I have a question about deducting medical premiums. Can I deduct medical premiums associated with Medicare on my tax return?
Deducting medical premiums from your tax return is allowed in certain circumstances and depends on the type of Medicare premium:
- Medicare A — You can only include Medicare A premiums if both of these are true:
- You voluntarily enrolled in Medicare A.
- You aren’t covered under Social Security.
- Medicare B — This is supplemental insurance, and you can include it.
- Medicare Part D — This is voluntary insurance and it’s always includable.
You can deduct medical premiums for Medicare and your other medical expenses. To do so, these must be more than a certain percentage of your adjusted gross income (AGI).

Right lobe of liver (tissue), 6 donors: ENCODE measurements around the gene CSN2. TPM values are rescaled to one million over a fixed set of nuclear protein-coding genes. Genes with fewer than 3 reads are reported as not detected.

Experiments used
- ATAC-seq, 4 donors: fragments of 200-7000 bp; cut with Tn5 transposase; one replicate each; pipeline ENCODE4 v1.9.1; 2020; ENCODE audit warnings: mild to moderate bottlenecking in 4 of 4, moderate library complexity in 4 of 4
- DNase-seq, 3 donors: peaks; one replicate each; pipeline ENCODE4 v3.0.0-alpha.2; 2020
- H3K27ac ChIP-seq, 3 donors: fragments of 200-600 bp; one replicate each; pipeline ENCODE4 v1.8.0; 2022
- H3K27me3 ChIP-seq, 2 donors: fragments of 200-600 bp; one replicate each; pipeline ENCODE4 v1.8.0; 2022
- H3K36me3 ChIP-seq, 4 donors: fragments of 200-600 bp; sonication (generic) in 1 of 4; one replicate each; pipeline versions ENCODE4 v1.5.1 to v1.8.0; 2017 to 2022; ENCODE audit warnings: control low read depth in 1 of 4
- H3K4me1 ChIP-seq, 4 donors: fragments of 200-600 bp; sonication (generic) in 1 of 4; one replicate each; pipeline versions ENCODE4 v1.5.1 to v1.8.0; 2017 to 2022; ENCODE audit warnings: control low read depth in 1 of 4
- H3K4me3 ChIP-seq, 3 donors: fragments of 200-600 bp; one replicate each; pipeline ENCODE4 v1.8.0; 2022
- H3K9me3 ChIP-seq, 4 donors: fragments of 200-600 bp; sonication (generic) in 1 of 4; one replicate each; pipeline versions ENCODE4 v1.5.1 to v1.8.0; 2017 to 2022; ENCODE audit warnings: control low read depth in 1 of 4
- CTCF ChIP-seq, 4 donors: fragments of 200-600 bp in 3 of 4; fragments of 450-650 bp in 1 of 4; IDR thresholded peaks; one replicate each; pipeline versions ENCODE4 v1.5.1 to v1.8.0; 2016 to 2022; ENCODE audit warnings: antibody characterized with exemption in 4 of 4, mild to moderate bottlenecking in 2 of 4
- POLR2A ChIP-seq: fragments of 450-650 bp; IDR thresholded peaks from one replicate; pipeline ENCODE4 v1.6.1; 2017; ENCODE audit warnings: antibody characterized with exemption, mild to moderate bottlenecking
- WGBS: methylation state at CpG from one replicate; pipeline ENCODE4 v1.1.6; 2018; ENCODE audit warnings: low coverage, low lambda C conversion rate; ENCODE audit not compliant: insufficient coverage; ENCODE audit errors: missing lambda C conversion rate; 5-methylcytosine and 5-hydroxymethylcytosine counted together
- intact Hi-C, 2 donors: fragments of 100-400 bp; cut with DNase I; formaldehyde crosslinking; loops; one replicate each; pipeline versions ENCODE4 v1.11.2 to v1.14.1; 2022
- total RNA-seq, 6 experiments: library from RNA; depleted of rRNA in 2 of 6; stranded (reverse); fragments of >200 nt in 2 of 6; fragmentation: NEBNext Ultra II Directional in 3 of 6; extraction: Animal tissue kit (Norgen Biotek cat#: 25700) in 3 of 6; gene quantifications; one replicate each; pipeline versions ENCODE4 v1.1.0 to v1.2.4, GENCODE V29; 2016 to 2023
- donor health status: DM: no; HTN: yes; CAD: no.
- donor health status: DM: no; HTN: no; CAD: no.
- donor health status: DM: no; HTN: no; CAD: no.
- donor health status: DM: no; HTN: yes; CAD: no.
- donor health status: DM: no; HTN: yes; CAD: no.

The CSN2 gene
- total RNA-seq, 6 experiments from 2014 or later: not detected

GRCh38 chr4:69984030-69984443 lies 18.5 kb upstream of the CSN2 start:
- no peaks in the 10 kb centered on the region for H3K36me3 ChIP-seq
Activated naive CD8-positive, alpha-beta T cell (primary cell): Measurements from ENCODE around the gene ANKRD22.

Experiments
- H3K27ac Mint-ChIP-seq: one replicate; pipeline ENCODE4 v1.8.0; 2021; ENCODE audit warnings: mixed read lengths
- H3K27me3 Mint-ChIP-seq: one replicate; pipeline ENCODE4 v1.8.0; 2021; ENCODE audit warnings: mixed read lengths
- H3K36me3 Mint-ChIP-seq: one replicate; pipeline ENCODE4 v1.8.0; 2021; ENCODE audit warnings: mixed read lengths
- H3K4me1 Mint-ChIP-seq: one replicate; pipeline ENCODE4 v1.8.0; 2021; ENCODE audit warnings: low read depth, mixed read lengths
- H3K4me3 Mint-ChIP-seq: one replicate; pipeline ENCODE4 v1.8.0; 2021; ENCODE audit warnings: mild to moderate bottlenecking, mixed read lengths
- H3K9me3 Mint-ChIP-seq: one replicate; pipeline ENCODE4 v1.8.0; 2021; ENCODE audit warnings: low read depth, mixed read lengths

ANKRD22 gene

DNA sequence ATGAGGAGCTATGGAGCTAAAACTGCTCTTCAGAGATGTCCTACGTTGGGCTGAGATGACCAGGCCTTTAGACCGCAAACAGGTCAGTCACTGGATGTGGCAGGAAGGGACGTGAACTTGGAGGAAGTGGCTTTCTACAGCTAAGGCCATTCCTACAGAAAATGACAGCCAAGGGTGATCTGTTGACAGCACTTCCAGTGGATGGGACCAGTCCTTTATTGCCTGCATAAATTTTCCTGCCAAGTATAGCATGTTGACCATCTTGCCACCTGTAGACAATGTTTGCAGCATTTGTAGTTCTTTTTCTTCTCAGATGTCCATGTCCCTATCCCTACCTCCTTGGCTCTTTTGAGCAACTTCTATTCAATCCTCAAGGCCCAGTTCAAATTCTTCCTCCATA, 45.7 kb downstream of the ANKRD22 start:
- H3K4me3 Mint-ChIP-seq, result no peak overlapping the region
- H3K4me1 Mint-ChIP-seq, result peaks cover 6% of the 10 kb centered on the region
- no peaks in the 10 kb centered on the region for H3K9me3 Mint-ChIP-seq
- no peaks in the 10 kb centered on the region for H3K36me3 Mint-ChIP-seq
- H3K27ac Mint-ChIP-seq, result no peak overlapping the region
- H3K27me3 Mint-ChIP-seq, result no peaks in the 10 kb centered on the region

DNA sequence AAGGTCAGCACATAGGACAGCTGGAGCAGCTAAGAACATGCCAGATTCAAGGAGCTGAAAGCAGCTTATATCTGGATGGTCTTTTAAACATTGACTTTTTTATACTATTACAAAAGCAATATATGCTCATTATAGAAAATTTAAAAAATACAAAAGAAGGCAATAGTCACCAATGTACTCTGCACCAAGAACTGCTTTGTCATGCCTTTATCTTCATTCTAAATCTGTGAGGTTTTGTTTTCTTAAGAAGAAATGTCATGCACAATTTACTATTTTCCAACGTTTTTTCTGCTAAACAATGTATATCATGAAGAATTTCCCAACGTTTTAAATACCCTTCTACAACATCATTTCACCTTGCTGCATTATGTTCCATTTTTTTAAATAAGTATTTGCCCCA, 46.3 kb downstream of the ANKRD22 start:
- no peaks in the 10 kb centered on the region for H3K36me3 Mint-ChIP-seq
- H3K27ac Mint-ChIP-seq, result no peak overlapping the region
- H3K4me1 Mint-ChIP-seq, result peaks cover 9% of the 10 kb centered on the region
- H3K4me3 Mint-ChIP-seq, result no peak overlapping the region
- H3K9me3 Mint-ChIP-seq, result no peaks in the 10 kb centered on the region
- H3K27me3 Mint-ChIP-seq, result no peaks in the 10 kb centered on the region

Depending on your age and the tax year, this percentage is either:
- 7.5% of your AGI
- 10% of your AGI
Report medical expenses on Schedule A, and you must itemize to deduct them. The payroll tax for Medicare is never a medical expense.
Your options for your tax filing status if your spouse dies will change depending on how long ago they passed away. For example, you can generally use married filing jointly in the year your spouse passes. Then in the next two years, you can file as a qualifying widower if you meet certain requirements.
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Some education expenses are tax deductible or may allow you to claim a tax credit. While new tax rules changed what’s available, student loan interest is tax deductible. Additionally, tuition and fees still count as qualified education expenses for the American Opportunity and Lifetime Learning credits.